Hoard History, Family Crest & Coats of Arms
- Origins Available:
The name Hoard is rooted in the ancient Anglo-Saxon culture. It was originally a name for someone who worked as a "herdsman," having derived from the Old English word "hierde," meaning "herd."  
Early Origins of the Hoard family
The surname Hoard was first found in Lincolnshire where William Lehird was listed in the Curia Regis Rolls. Thomas Hord was found in the Assize Rolls for Shropshire in 1221 and later, Reginald le Herd was listed in the Assize Rolls for Somerset in 1243. Later, Richard le Hurde was found in the Subsidy Rolls of Sussex in 1296. 
Early History of the Hoard family
This web page shows only a small excerpt of our Hoard research. Another 141 words (10 lines of text) covering the years 1510, 1600, 1241, 1396, 1982, 1455, 1487, 1599, 1658, 1599, 1614, 1617, 1618, 1621, 1622, 1626, 1630, 1632, 1637 and 1658 are included under the topic Early Hoard History in all our PDF Extended History products and printed products wherever possible.
Hoard Spelling Variations
It is only in the last few hundred years that the English language has been standardized. For that reason, early Anglo-Saxon surnames like Hoard are characterized by many spelling variations. As the English language changed and incorporated elements of other European languages, even literate people changed the spelling of their names. The variations of the name Hoard include Hord, Horde, Hoord, Hoorde, Hoard, Hoarde and others.
Early Notables of the Hoard family (pre 1700)
Distinguished members of the family include Samuel Hoard (1599-1658), an English clergyman and controversialist in the Arminian interest, credited with the first successfully attack on Calvinistic doctrine by an English clergyman. He was "born in London in 1599, became either clerk or chorister of All Souls' College, Oxford, in 1614, was matriculated on 10 October 1617, and migrated to St. Mary Hall, where he graduated B.A. 20 April 1618, and commenced M.A. in 1621. He was incorporated in the latter...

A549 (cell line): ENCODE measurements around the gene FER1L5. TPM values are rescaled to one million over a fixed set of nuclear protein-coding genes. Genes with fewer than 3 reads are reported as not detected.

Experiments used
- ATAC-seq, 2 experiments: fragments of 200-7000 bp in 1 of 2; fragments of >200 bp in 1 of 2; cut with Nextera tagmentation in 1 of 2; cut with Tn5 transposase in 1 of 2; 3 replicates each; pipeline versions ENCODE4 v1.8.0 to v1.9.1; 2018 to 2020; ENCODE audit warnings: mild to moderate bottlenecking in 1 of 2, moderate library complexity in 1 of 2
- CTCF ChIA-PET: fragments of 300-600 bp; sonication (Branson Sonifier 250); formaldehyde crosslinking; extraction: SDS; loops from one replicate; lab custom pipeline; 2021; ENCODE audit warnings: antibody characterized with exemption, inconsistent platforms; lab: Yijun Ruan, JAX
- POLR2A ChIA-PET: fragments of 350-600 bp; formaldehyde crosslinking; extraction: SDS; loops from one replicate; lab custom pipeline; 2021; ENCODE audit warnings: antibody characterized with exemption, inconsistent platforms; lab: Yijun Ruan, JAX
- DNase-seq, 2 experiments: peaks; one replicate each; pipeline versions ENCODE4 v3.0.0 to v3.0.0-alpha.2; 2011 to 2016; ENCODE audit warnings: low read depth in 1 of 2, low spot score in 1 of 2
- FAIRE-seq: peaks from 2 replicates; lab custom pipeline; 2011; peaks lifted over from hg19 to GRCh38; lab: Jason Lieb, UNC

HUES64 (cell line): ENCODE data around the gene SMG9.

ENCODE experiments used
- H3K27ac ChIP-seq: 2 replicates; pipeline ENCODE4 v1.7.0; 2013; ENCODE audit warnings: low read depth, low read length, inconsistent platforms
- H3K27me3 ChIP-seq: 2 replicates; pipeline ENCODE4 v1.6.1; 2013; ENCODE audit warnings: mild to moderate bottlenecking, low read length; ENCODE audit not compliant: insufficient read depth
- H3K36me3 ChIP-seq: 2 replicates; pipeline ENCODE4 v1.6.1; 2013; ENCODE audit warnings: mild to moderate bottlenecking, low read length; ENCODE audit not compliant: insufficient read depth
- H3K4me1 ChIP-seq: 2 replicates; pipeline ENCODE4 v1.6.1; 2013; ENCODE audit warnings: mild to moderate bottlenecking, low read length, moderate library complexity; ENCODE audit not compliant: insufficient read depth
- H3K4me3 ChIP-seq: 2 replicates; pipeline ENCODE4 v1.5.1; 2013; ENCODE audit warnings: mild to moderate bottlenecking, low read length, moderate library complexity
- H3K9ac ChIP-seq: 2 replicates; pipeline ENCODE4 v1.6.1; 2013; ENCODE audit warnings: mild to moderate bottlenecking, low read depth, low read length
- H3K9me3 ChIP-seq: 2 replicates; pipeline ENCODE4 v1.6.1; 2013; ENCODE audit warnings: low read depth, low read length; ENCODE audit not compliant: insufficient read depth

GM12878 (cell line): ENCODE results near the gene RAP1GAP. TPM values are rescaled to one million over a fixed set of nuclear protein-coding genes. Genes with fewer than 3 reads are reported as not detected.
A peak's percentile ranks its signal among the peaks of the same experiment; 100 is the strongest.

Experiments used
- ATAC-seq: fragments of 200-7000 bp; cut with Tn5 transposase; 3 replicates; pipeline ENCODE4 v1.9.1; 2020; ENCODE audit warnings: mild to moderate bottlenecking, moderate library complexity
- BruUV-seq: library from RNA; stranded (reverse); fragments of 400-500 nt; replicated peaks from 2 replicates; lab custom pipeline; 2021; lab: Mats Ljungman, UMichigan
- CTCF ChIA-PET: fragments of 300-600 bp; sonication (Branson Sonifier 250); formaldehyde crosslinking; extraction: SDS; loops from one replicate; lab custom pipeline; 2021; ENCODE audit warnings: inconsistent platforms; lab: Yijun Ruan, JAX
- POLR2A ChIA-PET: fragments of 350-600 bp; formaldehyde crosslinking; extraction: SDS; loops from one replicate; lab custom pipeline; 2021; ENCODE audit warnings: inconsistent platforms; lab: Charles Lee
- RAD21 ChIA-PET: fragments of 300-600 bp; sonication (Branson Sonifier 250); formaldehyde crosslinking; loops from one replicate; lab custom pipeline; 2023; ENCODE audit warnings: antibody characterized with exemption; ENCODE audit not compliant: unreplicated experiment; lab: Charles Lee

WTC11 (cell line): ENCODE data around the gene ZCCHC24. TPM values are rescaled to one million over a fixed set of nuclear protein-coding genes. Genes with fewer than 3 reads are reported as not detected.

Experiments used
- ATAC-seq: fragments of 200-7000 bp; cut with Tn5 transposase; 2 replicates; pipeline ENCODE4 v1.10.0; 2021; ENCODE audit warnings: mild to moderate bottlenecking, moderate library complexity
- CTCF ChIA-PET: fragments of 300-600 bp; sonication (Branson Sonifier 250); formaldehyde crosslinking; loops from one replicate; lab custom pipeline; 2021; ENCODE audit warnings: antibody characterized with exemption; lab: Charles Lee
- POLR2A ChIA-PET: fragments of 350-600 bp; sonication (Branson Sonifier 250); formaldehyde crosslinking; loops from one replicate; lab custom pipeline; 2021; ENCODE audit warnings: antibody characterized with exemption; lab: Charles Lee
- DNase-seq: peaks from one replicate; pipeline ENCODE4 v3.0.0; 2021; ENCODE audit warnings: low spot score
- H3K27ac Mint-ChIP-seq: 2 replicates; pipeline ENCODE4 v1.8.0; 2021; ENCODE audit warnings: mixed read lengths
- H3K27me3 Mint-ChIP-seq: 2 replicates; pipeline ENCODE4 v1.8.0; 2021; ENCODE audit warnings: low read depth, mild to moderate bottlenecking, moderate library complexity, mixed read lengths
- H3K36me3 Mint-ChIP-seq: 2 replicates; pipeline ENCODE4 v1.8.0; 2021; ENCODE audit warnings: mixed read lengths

Another 80 words (6 lines of text) are included under the topic Early Hoard Notables in all our PDF Extended History products and printed products wherever possible.
In the United States, the name Hoard is the 6,398th most popular surname with an estimated 4,974 people with that name. 
Hoard migration to the United States +
Many English families tired of political and religious strife left Britain for the new colonies in North America. Although the trip itself offered no relief - conditions on the ships were extremely cramped, and many travelers arrived diseased, starving, and destitute - these immigrants believed the opportunities that awaited them were worth the risks. Once in the colonies, many of the families did indeed prosper and, in turn, made significant contributions to the culture and economies of the growing colonies. An inquiry into the early roots of North American families has revealed a number of immigrants bearing the name Hoard or a variant listed above:
Hoard Settlers in United States in the 17th Century
- Elias Hoard, who arrived in Virginia in 1654 
- Thomas Hoard, who landed in Maryland in 1674 
Contemporary Notables of the name Hoard (post 1700) +
- Leroy J. Hoard (b. 1968), former American NFL football player, 1989 Rose Bowl MVP
- Charles Brooks Hoard (1805-1886), American politician, U.S. Representative from New York (1857-1861)
- William Dempster Hoard (1836-1918), American politician, a newspaper editor, 16th Governor of the Wisconsin (1889 to 1891)
Related Stories +
- ^ Bardsley, C.W, A Dictionary of English and Welsh Surnames: With Special American Instances. Wiltshire: Heraldry Today, 1901. Print. (ISBN 0-900455-44-6)
- ^ Arthur, William , An Etymological Dictionary of Family and Christian Names. London: 1857. Print
- ^ Reaney, P.H and R.M. Wilson, A Dictionary of English Surnames. London: Routledge, 1991. Print. (ISBN 0-415-05737-X)
- ^ https://namecensus.com/most_common_surnames.htm
- ^ Filby, P. William, Meyer, Mary K., Passenger and immigration lists index : a guide to published arrival records of about 500,000 passengers who came to the United States and Canada in the seventeenth, eighteenth, and nineteenth centuries. 1982-1985 Cumulated Supplements in Four Volumes Detroit, Mich. : Gale Research Co., 1985, Print (ISBN 0-8103-1795-8)